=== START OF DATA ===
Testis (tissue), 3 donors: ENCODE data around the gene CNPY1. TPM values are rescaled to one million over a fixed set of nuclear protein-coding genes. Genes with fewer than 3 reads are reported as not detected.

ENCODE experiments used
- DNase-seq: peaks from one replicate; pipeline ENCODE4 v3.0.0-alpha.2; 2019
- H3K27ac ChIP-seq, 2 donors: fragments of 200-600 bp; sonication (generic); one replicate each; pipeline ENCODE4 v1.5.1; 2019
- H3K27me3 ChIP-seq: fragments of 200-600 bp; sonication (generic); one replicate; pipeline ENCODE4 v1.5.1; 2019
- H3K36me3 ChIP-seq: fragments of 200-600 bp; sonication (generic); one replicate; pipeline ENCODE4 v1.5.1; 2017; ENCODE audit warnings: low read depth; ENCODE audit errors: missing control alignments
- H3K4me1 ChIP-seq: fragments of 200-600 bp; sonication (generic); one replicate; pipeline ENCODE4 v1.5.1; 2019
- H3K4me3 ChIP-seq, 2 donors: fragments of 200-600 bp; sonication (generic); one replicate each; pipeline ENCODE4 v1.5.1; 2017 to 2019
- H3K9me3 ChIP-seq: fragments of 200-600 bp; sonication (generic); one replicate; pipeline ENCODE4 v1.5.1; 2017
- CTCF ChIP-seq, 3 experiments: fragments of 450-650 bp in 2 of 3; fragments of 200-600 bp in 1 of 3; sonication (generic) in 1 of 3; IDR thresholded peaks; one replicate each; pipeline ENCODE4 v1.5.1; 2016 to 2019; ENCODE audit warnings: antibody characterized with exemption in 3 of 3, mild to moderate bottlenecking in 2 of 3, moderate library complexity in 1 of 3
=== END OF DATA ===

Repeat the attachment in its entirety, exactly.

Testis (tissue), 3 donors: ENCODE data around the gene CNPY1. TPM values are rescaled to one million over a fixed set of nuclear protein-coding genes. Genes with fewer than 3 reads are reported as not detected.

ENCODE experiments used
- DNase-seq: peaks from one replicate; pipeline ENCODE4 v3.0.0-alpha.2; 2019
- H3K27ac ChIP-seq, 2 donors: fragments of 200-600 bp; sonication (generic); one replicate each; pipeline ENCODE4 v1.5.1; 2019
- H3K27me3 ChIP-seq: fragments of 200-600 bp; sonication (generic); one replicate; pipeline ENCODE4 v1.5.1; 2019
- H3K36me3 ChIP-seq: fragments of 200-600 bp; sonication (generic); one replicate; pipeline ENCODE4 v1.5.1; 2017; ENCODE audit warnings: low read depth; ENCODE audit errors: missing control alignments
- H3K4me1 ChIP-seq: fragments of 200-600 bp; sonication (generic); one replicate; pipeline ENCODE4 v1.5.1; 2019
- H3K4me3 ChIP-seq, 2 donors: fragments of 200-600 bp; sonication (generic); one replicate each; pipeline ENCODE4 v1.5.1; 2017 to 2019
- H3K9me3 ChIP-seq: fragments of 200-600 bp; sonication (generic); one replicate; pipeline ENCODE4 v1.5.1; 2017
- CTCF ChIP-seq, 3 experiments: fragments of 450-650 bp in 2 of 3; fragments of 200-600 bp in 1 of 3; sonication (generic) in 1 of 3; IDR thresholded peaks; one replicate each; pipeline ENCODE4 v1.5.1; 2016 to 2019; ENCODE audit warnings: antibody characterized with exemption in 3 of 3, mild to moderate bottlenecking in 2 of 3, moderate library complexity in 1 of 3